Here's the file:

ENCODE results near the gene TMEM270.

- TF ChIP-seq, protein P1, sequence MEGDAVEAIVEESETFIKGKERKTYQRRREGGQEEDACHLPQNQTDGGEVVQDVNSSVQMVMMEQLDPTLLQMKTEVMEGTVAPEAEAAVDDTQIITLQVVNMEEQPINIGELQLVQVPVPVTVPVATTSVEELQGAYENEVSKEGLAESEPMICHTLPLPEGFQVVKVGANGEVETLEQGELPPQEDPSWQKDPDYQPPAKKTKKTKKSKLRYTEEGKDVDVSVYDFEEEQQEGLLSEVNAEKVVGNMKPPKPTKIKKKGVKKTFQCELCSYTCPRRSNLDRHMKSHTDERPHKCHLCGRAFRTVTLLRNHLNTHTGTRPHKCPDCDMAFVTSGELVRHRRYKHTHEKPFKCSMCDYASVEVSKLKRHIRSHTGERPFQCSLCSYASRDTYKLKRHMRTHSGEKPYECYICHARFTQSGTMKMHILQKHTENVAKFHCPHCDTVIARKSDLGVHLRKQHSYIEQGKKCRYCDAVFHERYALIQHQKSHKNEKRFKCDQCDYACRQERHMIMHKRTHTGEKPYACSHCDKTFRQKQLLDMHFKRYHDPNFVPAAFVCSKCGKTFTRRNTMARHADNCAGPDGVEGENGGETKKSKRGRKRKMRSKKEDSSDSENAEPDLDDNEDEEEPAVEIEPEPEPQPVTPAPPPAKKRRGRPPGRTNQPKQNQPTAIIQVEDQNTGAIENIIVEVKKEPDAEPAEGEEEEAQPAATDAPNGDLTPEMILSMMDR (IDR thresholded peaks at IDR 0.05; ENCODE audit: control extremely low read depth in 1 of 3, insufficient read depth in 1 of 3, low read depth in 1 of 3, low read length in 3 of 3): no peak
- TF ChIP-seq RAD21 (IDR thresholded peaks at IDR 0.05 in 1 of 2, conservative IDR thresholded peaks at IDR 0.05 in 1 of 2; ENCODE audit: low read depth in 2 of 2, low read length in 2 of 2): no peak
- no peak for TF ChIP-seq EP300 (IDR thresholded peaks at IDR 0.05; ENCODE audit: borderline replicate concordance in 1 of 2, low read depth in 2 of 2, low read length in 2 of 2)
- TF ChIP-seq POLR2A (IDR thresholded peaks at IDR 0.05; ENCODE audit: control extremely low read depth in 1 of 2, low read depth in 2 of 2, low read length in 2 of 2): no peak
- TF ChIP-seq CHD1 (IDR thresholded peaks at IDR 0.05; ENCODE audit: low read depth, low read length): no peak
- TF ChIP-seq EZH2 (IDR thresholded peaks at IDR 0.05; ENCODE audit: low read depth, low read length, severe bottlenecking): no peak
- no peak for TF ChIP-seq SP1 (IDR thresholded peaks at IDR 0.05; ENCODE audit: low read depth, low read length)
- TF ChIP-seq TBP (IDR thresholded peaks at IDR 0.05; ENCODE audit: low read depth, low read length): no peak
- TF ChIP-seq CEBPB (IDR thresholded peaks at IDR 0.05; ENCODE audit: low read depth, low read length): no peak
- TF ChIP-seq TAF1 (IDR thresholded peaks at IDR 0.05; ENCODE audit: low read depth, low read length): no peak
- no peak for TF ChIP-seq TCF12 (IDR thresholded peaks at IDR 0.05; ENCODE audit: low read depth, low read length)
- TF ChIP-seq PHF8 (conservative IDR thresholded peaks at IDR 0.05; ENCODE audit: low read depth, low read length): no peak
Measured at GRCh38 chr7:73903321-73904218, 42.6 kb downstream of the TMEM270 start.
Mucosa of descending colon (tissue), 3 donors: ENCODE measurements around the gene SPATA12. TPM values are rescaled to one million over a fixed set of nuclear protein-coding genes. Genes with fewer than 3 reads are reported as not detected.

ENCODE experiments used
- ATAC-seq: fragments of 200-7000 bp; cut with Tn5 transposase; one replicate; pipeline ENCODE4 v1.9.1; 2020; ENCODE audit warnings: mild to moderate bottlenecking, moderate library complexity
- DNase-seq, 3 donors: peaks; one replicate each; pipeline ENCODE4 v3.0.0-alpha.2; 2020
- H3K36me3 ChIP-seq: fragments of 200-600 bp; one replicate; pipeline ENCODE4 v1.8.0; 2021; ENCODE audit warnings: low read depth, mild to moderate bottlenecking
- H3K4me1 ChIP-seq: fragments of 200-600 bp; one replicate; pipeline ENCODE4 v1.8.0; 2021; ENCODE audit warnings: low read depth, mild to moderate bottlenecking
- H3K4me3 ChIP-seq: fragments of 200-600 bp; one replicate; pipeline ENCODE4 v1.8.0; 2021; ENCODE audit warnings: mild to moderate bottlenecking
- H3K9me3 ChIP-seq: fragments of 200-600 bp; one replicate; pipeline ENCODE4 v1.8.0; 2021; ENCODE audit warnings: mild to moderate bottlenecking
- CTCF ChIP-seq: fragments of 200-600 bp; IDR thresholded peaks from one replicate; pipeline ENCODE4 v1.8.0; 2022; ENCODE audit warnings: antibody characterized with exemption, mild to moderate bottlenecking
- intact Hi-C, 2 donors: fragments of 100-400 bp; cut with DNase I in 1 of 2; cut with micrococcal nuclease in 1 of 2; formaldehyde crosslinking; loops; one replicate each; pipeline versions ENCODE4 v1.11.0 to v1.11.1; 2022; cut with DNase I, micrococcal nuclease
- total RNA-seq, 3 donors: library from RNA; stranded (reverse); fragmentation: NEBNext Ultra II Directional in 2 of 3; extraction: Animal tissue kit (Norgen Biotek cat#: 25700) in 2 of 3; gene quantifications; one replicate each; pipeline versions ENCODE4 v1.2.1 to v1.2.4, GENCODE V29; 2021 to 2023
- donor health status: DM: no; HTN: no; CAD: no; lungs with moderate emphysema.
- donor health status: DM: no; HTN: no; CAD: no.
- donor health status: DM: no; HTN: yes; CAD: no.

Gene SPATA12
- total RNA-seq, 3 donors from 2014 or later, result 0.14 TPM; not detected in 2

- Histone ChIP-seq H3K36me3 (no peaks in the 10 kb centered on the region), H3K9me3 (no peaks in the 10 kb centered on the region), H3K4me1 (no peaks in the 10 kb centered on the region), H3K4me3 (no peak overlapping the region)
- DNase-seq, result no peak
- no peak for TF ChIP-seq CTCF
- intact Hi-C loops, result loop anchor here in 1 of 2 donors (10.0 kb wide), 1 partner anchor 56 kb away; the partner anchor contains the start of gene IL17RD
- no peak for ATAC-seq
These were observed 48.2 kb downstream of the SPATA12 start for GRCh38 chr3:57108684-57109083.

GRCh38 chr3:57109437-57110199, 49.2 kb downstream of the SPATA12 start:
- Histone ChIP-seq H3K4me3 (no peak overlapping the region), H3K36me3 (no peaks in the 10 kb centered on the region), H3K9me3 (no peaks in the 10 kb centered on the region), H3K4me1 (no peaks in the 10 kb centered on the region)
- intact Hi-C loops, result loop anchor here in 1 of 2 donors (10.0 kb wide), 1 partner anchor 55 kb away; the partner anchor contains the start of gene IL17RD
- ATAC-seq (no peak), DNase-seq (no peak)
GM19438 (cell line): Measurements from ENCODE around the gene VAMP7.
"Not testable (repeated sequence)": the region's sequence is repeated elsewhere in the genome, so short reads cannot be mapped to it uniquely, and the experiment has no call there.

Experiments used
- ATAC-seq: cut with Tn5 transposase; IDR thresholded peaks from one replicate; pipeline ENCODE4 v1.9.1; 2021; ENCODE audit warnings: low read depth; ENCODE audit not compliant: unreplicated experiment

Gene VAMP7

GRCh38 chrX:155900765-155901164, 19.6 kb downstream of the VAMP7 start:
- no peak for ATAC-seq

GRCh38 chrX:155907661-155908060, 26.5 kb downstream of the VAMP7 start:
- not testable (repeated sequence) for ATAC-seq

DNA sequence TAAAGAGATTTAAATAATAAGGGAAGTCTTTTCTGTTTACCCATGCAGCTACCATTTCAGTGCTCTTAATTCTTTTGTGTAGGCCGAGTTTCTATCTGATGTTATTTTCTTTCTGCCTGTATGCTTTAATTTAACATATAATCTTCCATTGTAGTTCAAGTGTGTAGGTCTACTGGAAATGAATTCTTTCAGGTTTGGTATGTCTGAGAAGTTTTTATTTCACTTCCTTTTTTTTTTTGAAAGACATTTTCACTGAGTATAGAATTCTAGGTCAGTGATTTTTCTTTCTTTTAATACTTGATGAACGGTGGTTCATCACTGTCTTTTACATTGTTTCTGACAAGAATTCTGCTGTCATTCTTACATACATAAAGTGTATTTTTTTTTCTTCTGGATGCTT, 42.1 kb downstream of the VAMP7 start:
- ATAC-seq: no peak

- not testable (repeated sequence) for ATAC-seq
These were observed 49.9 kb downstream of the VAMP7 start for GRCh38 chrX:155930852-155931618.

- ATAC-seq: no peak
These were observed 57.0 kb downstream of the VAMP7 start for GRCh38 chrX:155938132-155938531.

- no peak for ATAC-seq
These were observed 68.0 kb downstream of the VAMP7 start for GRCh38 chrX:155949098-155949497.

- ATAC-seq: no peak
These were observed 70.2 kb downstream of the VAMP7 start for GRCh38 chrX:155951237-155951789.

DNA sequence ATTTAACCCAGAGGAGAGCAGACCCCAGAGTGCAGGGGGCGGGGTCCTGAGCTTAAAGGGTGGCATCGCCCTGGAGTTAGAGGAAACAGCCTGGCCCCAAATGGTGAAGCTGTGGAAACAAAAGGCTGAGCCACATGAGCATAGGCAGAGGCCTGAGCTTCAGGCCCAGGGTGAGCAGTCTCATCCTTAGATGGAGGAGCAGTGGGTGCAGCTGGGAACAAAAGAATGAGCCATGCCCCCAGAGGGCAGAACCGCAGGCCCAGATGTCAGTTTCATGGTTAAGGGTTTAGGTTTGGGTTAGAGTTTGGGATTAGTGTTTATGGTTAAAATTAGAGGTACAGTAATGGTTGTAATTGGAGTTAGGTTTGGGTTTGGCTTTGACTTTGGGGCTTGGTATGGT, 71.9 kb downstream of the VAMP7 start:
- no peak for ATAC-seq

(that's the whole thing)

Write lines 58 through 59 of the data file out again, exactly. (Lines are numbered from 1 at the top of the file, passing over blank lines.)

- ATAC-seq: no peak
These were observed 70.2 kb downstream of the VAMP7 start for GRCh38 chrX:155951237-155951789.